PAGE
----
8. Time to help with forms completion needs to be built into the Gateway process. DSS research has repeatedly shown that form completion remains a major problem for people, and also causes significant processing problems due to delays as a result of incomplete or wrong information. Document verification (e.g. birth or marriage certificates, mortgage details) has also been identified as a cause of delay. Clear and constructive policies are needed in this area.

9. Even in the best conditions for quality advice transactions, and sound adjudication, difficulties will arise. Customers, therefore, not only need to have clear information as to what is expected of them at each stage of the Gateway process, but also clear information as to their appeal rights if something goes wrong. There should also be a duty on the Gateway staff to ensure that the customer understands these rights and duties.

10. There will also need to be consistency of service provision (especially in terms of quality of service) in areas where the BA or ES are working in partnership with the local authority and/or private and voluntary organisations. All will have their own practices regarding, for example, access and record keeping—which could cause inconsistencies in service delivery within the same local area. Detailed partnership agreements will need to be drawn up, with regular reviews built in, to reduce the risk of this occurring. These should also include the setting of challenging qualitative standards, in addition to the usual quantitative target-setting relating to number of customers interviewed or processed.

11. Partnerships are also a two-way process, and obviously need a commitment from both parties to work. As a local authority advice service, we have made consistent attempts over the years to achieve satisfactory liaison arrangements with various departments of the Benefits Agency and Employment Services (particularly over casework issues) and these have met with a very mixed response. Across Lancashire we have experienced considerable variations in standards and performance.

12. Access to the Gateway process should be as flexible as possible, and take account of the personal circumstances of certain groups of claimants who may have problems attending BA and ES office-based interviews—eg carers, people with disabilities, and those living in areas with poor transport facilities. From our experience, comprehensive benefit checks by telephone are possible (and are hopefully one of the options being looked at in Phase 2 of the pilot programme)—but this is obviously not an alternative option for everybody. A commitment to home visiting in all appropriate cases needs to be made. In our experience, there are currently wide variations in local BA office policy regarding home visits—in some areas they only seem to be possible when linked with particular benefit activities (e.g. to investigate potential fraud cases). Research has demonstrated the efficacy of home visits, and adequate resources should be provided from the outset.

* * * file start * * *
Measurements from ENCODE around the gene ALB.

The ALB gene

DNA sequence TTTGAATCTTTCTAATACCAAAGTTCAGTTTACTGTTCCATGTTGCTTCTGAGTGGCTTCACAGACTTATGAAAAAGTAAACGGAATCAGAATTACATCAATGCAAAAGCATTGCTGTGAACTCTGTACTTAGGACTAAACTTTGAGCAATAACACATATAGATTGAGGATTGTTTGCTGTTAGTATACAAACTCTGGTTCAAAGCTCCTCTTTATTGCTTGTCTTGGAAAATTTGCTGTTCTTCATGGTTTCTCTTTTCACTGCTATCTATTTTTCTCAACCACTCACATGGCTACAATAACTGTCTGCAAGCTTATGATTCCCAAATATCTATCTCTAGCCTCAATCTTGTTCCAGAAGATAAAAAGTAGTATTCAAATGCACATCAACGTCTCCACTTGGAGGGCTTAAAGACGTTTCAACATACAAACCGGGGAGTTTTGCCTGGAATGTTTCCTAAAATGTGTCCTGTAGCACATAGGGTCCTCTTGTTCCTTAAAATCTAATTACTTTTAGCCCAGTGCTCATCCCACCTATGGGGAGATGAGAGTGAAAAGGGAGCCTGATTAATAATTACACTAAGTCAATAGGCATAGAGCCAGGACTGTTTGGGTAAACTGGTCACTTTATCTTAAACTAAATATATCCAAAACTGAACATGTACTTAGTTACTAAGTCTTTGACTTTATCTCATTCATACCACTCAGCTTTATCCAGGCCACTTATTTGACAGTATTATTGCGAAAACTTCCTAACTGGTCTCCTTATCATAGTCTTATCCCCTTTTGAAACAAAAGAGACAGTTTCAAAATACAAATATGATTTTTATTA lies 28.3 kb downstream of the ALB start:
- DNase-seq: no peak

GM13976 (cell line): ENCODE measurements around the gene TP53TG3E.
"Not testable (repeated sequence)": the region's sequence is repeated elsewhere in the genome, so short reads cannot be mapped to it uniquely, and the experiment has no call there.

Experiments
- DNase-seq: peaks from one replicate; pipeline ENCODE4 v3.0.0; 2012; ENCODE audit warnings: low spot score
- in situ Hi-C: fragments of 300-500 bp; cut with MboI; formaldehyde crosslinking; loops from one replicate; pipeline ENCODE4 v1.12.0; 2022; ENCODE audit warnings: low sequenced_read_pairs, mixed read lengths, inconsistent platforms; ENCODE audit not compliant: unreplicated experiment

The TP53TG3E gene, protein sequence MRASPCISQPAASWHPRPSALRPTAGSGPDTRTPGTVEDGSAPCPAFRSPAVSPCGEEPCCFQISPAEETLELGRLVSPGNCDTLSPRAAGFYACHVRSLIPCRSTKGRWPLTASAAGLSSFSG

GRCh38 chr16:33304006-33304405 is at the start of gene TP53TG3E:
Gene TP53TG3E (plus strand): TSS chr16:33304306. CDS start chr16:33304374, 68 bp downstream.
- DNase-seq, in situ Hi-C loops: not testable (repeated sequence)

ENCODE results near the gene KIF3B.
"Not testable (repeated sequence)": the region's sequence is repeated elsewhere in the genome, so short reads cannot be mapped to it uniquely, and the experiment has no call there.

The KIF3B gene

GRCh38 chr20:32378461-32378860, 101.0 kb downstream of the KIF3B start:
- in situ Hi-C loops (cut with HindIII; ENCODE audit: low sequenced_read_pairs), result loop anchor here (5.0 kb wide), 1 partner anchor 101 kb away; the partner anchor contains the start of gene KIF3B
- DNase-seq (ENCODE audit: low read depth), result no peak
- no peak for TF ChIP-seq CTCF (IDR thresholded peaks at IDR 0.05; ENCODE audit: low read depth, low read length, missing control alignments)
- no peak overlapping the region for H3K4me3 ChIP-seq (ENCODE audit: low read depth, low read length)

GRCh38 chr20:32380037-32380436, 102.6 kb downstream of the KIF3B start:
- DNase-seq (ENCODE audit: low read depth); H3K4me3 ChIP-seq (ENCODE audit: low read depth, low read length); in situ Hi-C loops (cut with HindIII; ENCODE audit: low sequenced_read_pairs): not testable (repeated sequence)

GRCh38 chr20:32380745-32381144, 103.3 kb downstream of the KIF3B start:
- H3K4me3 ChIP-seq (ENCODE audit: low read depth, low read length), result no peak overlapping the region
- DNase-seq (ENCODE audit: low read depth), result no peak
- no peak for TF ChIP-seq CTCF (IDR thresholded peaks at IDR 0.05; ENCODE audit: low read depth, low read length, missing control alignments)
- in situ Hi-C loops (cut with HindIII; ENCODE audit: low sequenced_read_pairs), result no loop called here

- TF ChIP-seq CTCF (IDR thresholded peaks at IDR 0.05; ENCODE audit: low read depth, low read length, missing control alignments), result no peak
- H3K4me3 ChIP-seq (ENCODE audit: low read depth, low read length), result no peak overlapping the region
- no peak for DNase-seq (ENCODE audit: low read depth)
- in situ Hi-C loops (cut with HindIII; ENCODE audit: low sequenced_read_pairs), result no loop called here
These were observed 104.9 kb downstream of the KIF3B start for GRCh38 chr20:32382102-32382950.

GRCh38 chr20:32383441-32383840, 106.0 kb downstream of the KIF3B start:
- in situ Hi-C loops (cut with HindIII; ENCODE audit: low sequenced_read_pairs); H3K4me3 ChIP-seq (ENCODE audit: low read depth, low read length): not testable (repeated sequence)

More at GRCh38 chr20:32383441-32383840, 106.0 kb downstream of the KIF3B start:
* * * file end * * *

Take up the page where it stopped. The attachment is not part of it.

13. Early identification of "vulnerable" customers (eg people with mental health problems or learning difficulties; people whose first language is not English; people with literacy problems) should be a priority. Staff attitudes, in our experience, are an important factor here. We also know that vulnerable customers often do not immediately present themselves as having problems at the initial point of contact. It is, therefore, hoped that the "good cause" provision that exists for JSA claimants who fail to attend compulsory interviews will also be built into the Gateway process to protect their benefit entitlement.

14. Finally, there needs to be transparency in the structures relating to points of departure from administrative functions and adjudicative functions. Claimants need to be clear at all times what purpose is being served when being interviewed or when providing information. If there are not high levels of confidence in this the positive elements of the Gateway will soon be eroded.

15. This is also true, and it is a point of even greater importance, in relation to the functions of information provision and advice provision. There is a vital distinction between the two, but earlier BA/DSS work on one-stop services did not demonstrate the distinction was understood, In a word, advice giving places obligations on the advisers to assist if the advice is unproductive. Equally, advice giving requires a different kind of relationship to the customer, and in our view the qualities of independence and confidentiality are essential. Are there really going to be structures and safeguards which can guarantee these characteristics? If so, it will also be necessary for Gateway advisers to develop a relationship with the external market of benefit advice agencies.

Paul Burgess

Head of Service

Lancashire County Council Welfare Rights and Social Inclusion Services

28 April 1999

previous page contents next page

House of Commons home page Parliament home page House of Lords home page search page enquiries

© Parliamentary copyright 1999
Prepared 27 July 1999